Some years ago THE WORLD publisht an Index of Diseases, taking them up alphabetically and giving for each a choice selection of prescriptions. This was a useful and popular measure, and many new readers dated their subscriptions back in order to secure the whole of the Index.

Now it has occurred to us that we might adopt an Index of Diseases as treated by the articles advertised in THE WORLD. We will not ask you to read all our advertising pages, because we know you will not do it, even to oblige us. But we present you this Index and suggest that if you need aid in treating any malady, you turn to the Index and see if any of the advertisers have aught to offer for the good of the order in that line. If you find it, turn to the advertisement and see what is said; and if the offer seems worth considering, write for particulars. Without desiring to direct attention to one more than another, suppose the doctor is worried over a case of dysmenorrhea. He turns to the Index and finds four remedies urged for this ailment. He reads the four advertisements, concludes that one of the remedies may suit his case, and writes for further information. The result probably is that he secures a new and better remedy, the advertiser gets a new customer, and THE WORLD has again fulfilled its mission of aiding the doctor to do better work.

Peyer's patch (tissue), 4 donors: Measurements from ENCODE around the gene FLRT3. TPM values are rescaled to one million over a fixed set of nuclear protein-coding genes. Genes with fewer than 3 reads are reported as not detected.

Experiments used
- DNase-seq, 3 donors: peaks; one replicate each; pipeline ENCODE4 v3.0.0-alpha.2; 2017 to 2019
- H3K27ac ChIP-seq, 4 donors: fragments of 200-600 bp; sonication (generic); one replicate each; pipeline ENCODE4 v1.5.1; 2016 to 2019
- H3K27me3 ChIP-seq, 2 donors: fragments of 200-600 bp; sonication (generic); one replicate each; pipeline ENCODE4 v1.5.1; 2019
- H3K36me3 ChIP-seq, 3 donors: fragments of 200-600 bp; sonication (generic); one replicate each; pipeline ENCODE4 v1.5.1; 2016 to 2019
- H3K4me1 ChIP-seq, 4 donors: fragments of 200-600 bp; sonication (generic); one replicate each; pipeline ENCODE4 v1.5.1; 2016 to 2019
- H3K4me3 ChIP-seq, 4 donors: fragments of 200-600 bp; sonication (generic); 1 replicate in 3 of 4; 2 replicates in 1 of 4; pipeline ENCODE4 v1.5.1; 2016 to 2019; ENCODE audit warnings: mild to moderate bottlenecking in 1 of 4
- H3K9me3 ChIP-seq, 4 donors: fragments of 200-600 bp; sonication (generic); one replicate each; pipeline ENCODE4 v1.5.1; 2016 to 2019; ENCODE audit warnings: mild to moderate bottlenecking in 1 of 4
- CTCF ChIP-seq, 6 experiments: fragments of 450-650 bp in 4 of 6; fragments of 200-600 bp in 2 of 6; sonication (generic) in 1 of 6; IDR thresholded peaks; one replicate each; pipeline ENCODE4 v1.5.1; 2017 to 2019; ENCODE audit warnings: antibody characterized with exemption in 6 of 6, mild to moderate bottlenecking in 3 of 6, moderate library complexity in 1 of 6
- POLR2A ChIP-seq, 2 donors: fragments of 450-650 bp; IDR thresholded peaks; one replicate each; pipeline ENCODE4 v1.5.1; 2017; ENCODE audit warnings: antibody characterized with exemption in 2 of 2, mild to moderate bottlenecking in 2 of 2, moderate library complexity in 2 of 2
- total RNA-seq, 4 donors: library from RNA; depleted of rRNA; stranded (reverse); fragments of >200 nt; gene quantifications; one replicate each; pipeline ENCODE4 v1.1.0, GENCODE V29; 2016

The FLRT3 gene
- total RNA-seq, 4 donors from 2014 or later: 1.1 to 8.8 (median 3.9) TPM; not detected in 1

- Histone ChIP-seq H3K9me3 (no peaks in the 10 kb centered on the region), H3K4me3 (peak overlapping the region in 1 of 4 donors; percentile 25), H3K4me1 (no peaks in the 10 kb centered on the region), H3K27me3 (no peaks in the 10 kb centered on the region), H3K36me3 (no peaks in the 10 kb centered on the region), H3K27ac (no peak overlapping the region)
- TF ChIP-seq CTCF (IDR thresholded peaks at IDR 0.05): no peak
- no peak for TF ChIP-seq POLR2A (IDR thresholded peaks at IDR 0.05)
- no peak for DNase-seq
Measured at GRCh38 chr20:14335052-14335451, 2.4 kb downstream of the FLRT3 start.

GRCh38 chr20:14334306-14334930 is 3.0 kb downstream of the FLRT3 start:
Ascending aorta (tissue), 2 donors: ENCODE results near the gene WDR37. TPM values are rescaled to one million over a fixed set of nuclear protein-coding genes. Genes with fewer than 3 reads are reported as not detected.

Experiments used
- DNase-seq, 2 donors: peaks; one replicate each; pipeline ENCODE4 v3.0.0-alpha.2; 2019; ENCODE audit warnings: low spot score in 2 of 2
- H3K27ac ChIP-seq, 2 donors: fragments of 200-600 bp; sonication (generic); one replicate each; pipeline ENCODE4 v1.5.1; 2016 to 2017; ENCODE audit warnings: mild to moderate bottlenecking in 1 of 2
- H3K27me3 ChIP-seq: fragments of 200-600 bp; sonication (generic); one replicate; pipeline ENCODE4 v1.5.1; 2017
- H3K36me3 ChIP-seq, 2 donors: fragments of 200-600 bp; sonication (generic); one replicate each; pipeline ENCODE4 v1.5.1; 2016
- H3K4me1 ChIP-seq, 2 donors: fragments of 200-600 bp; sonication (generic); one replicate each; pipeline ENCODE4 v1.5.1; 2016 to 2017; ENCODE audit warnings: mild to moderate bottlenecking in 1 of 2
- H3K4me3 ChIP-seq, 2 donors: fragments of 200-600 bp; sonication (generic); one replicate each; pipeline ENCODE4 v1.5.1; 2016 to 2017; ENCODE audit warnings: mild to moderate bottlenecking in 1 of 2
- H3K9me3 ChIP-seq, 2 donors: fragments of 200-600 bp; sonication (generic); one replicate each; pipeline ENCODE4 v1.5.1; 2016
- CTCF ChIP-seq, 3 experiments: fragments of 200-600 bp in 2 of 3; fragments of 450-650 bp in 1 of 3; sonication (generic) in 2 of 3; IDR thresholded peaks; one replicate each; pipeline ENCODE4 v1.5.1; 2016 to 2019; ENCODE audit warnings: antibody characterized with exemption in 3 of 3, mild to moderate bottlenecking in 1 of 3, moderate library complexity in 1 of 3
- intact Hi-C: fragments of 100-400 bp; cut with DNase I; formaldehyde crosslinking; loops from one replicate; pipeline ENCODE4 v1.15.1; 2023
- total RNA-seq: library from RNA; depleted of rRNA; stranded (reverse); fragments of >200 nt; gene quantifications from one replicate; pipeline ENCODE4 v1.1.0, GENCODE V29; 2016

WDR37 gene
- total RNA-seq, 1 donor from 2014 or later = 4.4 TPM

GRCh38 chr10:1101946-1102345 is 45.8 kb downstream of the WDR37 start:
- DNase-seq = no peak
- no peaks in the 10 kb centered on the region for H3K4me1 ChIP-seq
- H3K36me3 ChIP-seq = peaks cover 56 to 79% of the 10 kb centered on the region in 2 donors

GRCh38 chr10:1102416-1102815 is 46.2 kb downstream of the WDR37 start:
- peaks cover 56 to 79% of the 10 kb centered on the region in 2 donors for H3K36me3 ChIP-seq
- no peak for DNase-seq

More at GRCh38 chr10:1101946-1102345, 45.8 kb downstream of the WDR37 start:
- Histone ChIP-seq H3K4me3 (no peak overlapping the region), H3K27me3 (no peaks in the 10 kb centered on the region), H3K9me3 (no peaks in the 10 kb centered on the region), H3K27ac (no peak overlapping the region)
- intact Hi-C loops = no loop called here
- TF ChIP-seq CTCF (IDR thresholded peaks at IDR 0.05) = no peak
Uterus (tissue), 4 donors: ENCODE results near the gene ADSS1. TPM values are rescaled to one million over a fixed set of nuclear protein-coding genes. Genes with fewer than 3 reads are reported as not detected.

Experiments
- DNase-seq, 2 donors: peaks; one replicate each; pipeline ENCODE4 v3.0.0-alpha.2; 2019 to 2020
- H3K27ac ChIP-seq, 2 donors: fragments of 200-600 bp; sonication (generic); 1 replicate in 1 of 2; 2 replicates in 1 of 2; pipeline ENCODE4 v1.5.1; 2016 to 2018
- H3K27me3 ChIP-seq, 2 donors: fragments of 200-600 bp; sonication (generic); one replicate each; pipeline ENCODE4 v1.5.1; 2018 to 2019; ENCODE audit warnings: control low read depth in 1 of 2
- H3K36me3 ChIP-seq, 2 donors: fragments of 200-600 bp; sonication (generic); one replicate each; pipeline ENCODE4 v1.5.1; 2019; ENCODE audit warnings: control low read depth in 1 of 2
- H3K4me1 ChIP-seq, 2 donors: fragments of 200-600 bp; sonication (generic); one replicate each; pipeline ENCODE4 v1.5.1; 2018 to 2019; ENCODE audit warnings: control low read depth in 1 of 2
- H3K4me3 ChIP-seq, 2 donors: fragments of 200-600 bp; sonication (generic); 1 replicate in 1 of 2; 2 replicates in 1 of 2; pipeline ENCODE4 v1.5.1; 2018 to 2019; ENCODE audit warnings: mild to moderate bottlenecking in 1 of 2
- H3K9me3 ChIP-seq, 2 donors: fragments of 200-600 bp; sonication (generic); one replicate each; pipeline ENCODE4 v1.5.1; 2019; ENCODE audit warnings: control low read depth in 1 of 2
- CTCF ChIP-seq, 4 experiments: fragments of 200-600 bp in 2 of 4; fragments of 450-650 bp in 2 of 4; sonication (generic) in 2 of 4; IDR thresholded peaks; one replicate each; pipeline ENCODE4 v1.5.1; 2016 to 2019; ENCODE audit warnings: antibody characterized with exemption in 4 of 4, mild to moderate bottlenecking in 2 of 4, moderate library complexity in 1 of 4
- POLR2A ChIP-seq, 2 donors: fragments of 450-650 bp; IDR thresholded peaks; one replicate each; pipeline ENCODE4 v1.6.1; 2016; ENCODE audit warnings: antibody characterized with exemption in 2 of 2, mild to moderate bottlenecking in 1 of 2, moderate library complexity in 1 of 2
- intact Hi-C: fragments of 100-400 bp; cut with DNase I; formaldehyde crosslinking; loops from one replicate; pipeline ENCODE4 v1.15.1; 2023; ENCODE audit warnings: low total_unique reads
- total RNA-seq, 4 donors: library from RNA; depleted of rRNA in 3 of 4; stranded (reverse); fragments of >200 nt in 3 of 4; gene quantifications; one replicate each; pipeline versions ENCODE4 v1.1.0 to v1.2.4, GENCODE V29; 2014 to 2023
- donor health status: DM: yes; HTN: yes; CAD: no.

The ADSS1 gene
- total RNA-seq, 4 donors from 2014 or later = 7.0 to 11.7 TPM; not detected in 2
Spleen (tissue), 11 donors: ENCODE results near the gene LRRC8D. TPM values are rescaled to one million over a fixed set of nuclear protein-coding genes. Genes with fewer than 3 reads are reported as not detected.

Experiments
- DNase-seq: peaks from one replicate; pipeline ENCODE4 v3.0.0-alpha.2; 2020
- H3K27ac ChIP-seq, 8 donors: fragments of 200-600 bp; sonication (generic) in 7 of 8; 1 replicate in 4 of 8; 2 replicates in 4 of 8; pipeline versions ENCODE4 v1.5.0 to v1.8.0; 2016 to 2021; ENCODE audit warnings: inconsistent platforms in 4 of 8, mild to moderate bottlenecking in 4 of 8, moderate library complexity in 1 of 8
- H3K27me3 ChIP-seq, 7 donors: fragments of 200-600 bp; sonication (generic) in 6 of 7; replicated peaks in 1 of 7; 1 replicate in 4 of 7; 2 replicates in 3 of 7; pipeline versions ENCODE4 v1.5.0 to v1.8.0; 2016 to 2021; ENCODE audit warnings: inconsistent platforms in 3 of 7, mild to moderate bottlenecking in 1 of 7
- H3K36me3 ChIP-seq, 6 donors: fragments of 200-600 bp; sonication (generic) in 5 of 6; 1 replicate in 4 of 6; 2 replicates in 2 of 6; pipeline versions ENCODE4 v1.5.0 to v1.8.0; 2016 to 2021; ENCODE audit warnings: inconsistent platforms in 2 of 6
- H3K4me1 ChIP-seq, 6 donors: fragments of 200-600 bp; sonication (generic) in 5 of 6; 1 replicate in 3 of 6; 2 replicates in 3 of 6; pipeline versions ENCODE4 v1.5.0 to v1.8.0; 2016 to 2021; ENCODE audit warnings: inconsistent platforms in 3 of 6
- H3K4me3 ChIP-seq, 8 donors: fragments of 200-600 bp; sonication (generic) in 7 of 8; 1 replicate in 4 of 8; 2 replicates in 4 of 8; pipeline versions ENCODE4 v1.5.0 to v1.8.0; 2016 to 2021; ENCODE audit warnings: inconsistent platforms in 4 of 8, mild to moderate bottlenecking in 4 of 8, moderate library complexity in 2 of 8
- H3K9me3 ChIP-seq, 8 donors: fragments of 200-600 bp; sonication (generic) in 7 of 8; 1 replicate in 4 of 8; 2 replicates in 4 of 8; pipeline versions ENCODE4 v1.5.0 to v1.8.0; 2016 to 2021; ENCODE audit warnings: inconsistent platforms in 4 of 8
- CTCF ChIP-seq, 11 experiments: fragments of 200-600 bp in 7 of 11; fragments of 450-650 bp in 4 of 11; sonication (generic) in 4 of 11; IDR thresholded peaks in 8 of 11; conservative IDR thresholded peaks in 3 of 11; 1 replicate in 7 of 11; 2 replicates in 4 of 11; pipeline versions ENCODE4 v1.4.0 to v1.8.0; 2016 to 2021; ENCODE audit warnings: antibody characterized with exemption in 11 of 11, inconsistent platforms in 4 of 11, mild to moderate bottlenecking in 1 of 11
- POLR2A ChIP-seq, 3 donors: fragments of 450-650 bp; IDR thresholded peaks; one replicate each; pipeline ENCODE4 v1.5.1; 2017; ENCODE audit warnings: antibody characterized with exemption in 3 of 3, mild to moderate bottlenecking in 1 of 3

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Erysipelas. Antiphlogistine.


Fevers. Neurilla, Welch's grape juice.
Fistula.- Micajah's wafers.
Fractures.-De Puy splints.